Saint Paul Pioneer
Press January 9, 1997
Eagles' nest mistakenly
by Dennis Lien
An old white pine tree with a bald eagle's nest was cut down late last
month after being mistakenly marked by a Minnesota Department of Natural
Resources forester, officials in the department conceded Wednesday.
The U.S. Fish and Wildlife Service is investigating the tree-cutting,
which was part of a DNR-aided timber sale on private land three miles west
of Pine City.
"I can't tell you how bad everyone feels about it," said Marcy Dowse, a
spokeswoman for the DNR, which set up the sale. "The regret is
Bald eagles are considered a species of special concern, two steps from
endangered species status, and it is unlawful to cut down trees that hold
their nests. Federal agents investigating the incident couldn't be reached
"The good news is the nest was vacant," Dowse said. "And when the eagle
does come back, it will build a new one."
The DNR learned of the situation last week when a neighbor of the
landowner, Peter Wood, asked the agency why it had allowed a private
logger to cut such a tree.
The agency had previously mapped the nest, but a forestry technician for
the DNR area office was unaware of it while in the field marking the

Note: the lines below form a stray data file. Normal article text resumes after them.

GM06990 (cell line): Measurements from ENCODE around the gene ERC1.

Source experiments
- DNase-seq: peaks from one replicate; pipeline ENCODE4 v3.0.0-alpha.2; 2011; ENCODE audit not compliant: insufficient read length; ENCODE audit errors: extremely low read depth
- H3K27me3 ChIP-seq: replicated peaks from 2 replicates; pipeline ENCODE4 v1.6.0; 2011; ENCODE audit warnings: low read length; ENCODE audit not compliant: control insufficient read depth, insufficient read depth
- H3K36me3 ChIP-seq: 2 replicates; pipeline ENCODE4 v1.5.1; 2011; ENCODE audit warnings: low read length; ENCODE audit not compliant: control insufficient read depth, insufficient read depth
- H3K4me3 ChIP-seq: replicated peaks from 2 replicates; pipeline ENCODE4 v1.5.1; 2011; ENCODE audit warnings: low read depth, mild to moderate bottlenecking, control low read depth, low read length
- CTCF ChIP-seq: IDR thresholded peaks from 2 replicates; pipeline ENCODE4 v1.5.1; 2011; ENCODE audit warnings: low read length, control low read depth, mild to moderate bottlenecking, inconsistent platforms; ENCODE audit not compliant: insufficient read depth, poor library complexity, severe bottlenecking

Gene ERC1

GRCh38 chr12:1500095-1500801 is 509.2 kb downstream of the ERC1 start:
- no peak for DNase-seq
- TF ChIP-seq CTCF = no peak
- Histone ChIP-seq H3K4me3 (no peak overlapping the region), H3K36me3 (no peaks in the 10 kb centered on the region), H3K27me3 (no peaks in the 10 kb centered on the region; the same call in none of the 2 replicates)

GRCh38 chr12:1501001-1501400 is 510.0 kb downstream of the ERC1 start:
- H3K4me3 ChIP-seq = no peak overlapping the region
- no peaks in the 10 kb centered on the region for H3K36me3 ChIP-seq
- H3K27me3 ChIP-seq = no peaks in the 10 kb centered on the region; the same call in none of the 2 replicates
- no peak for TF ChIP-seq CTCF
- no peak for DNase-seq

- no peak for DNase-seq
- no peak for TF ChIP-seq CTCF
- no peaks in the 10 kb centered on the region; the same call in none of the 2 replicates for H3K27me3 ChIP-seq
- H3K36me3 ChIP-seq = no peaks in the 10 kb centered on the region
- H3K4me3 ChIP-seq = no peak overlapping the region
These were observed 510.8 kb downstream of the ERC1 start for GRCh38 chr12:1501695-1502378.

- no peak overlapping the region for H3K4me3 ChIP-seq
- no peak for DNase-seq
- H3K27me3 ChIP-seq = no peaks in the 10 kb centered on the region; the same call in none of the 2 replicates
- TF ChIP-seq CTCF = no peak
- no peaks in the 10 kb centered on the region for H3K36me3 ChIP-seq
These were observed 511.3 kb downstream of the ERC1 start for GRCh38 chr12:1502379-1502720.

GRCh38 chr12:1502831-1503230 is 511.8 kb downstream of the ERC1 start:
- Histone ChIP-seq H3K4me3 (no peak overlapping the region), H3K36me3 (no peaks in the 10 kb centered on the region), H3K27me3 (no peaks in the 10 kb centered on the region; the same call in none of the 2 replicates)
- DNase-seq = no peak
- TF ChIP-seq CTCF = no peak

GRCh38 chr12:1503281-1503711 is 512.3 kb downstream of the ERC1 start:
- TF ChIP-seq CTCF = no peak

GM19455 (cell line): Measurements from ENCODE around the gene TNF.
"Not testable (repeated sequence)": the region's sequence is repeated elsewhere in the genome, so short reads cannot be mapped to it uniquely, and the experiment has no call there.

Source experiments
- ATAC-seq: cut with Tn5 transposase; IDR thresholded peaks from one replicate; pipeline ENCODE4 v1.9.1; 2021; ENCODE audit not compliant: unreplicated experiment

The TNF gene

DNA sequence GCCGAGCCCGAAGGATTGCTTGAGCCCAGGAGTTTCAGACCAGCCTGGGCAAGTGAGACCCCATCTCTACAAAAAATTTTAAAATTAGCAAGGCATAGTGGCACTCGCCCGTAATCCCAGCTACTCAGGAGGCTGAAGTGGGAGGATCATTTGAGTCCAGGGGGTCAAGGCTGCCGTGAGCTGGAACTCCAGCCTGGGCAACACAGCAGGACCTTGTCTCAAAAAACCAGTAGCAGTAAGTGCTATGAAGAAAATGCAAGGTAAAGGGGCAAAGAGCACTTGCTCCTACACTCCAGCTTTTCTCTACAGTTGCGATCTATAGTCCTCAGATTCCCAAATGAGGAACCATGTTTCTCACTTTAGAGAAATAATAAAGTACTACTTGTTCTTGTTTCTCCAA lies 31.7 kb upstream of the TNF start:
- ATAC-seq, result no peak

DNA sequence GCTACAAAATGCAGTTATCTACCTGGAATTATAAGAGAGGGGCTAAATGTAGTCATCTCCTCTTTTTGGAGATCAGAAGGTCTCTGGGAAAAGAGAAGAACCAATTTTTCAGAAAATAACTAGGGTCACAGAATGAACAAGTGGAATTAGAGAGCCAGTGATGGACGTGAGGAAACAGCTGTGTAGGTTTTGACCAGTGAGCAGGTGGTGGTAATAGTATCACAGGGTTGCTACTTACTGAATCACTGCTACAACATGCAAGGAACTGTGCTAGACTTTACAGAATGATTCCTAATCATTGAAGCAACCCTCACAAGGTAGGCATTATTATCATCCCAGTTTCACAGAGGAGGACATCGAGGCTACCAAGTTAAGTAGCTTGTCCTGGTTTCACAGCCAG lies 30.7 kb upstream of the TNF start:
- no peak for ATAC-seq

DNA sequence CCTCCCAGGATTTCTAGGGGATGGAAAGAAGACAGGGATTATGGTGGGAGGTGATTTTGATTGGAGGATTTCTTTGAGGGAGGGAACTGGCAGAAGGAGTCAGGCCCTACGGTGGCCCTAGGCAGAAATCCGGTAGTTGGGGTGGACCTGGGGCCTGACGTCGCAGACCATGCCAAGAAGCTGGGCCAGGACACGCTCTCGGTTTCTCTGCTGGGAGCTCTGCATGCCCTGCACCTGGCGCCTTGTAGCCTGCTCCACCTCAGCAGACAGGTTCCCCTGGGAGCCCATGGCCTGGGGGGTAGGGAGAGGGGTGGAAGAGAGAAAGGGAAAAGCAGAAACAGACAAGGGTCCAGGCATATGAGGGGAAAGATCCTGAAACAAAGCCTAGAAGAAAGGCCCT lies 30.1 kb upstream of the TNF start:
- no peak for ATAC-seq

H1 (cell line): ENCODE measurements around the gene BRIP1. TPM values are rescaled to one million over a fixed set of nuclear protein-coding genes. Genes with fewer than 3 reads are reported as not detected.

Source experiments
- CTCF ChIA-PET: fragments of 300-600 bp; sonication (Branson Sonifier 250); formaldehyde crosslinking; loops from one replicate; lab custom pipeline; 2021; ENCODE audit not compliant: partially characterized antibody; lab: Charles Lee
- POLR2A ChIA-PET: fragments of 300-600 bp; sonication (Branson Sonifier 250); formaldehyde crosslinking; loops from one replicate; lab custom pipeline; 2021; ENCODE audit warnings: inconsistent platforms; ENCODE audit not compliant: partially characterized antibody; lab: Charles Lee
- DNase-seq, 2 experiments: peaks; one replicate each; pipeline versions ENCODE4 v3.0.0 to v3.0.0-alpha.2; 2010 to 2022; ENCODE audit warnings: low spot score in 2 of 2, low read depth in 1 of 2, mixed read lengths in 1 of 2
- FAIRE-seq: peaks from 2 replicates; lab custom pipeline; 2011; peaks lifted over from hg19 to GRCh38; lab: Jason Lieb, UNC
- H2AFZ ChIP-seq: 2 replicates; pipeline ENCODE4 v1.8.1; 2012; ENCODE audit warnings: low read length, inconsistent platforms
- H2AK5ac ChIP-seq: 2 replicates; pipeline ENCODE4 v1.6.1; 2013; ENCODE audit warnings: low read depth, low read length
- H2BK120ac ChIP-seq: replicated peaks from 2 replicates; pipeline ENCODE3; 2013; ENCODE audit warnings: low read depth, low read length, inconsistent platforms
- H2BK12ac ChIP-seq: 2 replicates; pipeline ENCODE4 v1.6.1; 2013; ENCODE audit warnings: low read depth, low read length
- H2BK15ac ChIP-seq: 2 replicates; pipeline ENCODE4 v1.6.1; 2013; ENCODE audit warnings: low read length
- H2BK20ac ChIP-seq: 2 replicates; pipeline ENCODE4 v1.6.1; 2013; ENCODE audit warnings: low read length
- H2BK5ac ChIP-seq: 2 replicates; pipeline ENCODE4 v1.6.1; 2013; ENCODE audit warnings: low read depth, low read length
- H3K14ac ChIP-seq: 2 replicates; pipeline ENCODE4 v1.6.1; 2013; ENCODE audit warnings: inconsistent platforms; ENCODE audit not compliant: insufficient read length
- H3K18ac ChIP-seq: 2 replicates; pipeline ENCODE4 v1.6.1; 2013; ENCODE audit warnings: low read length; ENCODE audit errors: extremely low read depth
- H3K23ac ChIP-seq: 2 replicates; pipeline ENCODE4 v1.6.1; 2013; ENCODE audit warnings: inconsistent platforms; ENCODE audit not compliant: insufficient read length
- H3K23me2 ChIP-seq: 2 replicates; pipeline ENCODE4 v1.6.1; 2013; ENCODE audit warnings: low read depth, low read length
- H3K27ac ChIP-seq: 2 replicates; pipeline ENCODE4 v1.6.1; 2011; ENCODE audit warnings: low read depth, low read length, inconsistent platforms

27-acre property near Lake Pokegama, Dowse said. "It was marked on maps
but they were elsewhere," she said.
For a fee, the DNR sets up timber sales that are ecologically sound and
that give the landowners a return on their investment.
In this case, Wood had received an offer of $37,000 to do a clear-cut on
the property, which contained hundreds of old white pines, but approached
of old white pines, but approached the DNR instead, Dowse said. The DNR
marked the area for the logger, leaving buffer zones and other trees
standing for regeneration purposes.
More than 200 old but deteriorating white pines were cut, according to
Jerry Langworthy, the DNR's Hinckley area forest supervisor. Many
healthier pines were left standing, he added.
"Virtually every one that was cut down had internal rot." said Langworthy,
who estimated the trees were 120 to 150 years old. The trees escaped the
great Hinckley fire of 1894 and the vast logging that occurred in that
area before the turn of the century.
Dowse said the agency plans to meet later this month to determine if
additional protections can be put in place. "We want to make it virtually
impossible for this to happen again." Dowse said.
She said she was unaware of any other trees containing eagles' nests that
have been cut in recent years as part of DNR-connected operations. Had the
tree been on state land, Dowse said such an error almost certainly would
not have occurred.
Saving old white pines has been a contentious issue in recent years. Last
month, for example, a group of government and private foresters produced a
plan aimed at restoring white pines as a flourishing species in Minnesota.
DNR officials involved in the effort have asked Gov. Arne Carlson's
administration to include $1.2 million in the next state budget to start
the work. But it would only deal with DNR-managed land.